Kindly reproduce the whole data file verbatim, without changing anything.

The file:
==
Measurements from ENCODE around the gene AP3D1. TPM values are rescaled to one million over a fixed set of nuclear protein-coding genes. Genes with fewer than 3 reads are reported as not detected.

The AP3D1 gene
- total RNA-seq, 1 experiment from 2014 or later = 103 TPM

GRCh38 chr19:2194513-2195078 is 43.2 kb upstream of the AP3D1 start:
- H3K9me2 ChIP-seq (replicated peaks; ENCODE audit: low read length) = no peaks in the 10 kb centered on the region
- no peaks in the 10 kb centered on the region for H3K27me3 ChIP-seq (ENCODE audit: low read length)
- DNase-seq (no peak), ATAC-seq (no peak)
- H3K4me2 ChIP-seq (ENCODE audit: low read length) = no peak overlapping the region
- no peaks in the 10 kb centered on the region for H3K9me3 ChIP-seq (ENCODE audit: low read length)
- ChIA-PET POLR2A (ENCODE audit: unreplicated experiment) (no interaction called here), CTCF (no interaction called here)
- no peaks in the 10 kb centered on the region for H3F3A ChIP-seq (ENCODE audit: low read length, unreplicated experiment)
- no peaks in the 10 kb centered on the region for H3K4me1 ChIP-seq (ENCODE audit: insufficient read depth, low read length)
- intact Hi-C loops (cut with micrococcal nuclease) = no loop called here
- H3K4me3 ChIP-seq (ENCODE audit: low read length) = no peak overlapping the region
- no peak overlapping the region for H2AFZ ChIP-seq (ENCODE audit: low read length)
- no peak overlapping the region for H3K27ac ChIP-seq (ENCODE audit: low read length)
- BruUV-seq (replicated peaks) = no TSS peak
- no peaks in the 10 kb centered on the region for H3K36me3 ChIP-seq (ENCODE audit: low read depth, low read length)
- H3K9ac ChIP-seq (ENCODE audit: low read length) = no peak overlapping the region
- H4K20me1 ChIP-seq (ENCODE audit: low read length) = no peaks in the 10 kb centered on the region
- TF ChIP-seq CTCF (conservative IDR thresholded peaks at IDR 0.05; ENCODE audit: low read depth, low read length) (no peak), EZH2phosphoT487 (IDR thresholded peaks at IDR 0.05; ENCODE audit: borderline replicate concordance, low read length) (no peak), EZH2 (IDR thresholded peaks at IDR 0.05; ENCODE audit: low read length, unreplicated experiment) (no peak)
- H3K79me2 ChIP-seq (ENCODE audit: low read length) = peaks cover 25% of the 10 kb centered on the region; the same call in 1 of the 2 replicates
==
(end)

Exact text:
Measurements from ENCODE around the gene AP3D1. TPM values are rescaled to one million over a fixed set of nuclear protein-coding genes. Genes with fewer than 3 reads are reported as not detected.

The AP3D1 gene
- total RNA-seq, 1 experiment from 2014 or later = 103 TPM

GRCh38 chr19:2194513-2195078 is 43.2 kb upstream of the AP3D1 start:
- H3K9me2 ChIP-seq (replicated peaks; ENCODE audit: low read length) = no peaks in the 10 kb centered on the region
- no peaks in the 10 kb centered on the region for H3K27me3 ChIP-seq (ENCODE audit: low read length)
- DNase-seq (no peak), ATAC-seq (no peak)
- H3K4me2 ChIP-seq (ENCODE audit: low read length) = no peak overlapping the region
- no peaks in the 10 kb centered on the region for H3K9me3 ChIP-seq (ENCODE audit: low read length)
- ChIA-PET POLR2A (ENCODE audit: unreplicated experiment) (no interaction called here), CTCF (no interaction called here)
- no peaks in the 10 kb centered on the region for H3F3A ChIP-seq (ENCODE audit: low read length, unreplicated experiment)
- no peaks in the 10 kb centered on the region for H3K4me1 ChIP-seq (ENCODE audit: insufficient read depth, low read length)
- intact Hi-C loops (cut with micrococcal nuclease) = no loop called here
- H3K4me3 ChIP-seq (ENCODE audit: low read length) = no peak overlapping the region
- no peak overlapping the region for H2AFZ ChIP-seq (ENCODE audit: low read length)
- no peak overlapping the region for H3K27ac ChIP-seq (ENCODE audit: low read length)
- BruUV-seq (replicated peaks) = no TSS peak
- no peaks in the 10 kb centered on the region for H3K36me3 ChIP-seq (ENCODE audit: low read depth, low read length)
- H3K9ac ChIP-seq (ENCODE audit: low read length) = no peak overlapping the region
- H4K20me1 ChIP-seq (ENCODE audit: low read length) = no peaks in the 10 kb centered on the region
- TF ChIP-seq CTCF (conservative IDR thresholded peaks at IDR 0.05; ENCODE audit: low read depth, low read length) (no peak), EZH2phosphoT487 (IDR thresholded peaks at IDR 0.05; ENCODE audit: borderline replicate concordance, low read length) (no peak), EZH2 (IDR thresholded peaks at IDR 0.05; ENCODE audit: low read length, unreplicated experiment) (no peak)
- H3K79me2 ChIP-seq (ENCODE audit: low read length) = peaks cover 25% of the 10 kb centered on the region; the same call in 1 of the 2 replicates